From The New York Times — Written by Jonathan Martin and Jennifer Steinhauer — Image Courtesy of Yuri Gripas / Reuters
As James B. Comey was testifying that President Trump was a liar, Senator John Hoeven held two meetings about health care, and pondered ideas about infrastructure.
“We’re working,” said Mr. Hoeven, Republican of North Dakota, though he conceded that the president’s travails “make it tougher.”
For their part, his Republicans colleagues on the Senate Intelligence Committee made it clear at Mr. Comey’s hearing that they had no appetite to confront the president, saving their criticism for Hillary Clinton and spending much of their time focused on the fact that Mr. Trump himself was not under investigation.
As they have traveled through the various stages of grief over the unpredictability of their president and the realization that Mr. Trump is unlikely to change, congressional Republicans appear to have landed at acceptance, basically hoping that the president does not get in their way.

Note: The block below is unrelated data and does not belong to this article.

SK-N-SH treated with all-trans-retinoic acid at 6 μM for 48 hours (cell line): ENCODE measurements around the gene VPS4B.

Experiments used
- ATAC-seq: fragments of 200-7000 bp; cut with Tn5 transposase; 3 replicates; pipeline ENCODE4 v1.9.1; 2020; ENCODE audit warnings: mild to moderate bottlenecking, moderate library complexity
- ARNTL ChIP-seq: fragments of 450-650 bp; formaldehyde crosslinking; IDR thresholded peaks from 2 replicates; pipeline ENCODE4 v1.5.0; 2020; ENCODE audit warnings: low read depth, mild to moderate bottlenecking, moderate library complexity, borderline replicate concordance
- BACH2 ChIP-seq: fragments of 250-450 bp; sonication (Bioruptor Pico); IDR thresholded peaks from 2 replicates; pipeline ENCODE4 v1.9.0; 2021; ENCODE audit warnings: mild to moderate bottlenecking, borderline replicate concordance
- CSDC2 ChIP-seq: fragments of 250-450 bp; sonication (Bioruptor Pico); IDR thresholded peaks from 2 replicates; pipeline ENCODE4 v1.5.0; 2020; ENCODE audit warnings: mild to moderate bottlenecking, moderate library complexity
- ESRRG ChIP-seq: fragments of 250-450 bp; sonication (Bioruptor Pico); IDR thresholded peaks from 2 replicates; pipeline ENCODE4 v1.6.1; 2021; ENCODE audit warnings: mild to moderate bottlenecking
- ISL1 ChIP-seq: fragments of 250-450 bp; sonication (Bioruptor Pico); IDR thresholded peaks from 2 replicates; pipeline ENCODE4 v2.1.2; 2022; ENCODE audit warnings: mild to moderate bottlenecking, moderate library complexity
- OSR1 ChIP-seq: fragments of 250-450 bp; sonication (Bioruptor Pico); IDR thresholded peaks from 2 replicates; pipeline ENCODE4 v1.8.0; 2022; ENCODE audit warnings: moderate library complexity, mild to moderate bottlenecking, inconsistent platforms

They have largely ceased defending or explaining Mr. Trump’s more ostentatiously reckless remarks or Twitter posts, and at their most critical they casually chide his behavior — as did Senator Susan Collins of Maine, who told Mr. Comey at the hearing that Mr. Trump “never should have asked you, as you reported, to let the investigation go.”
The House speaker, Paul D. Ryan, seemed to chalk up Mr. Trump’s attempt to pressure Mr. Comey into backing off an investigation into his national security adviser, Michael T. Flynn, to the incompetence of a newcomer. “The president’s new at this,” he told reporters on Thursday.
Realizing that Mr. Trump has served as neither a strong advocate for their positions — indeed he often criticizes them — nor a focused student of public policy, Republicans are letting Democrats serve as Mr. Trump’s loudest critics while trying to establish the president as inept, perhaps, but not criminal.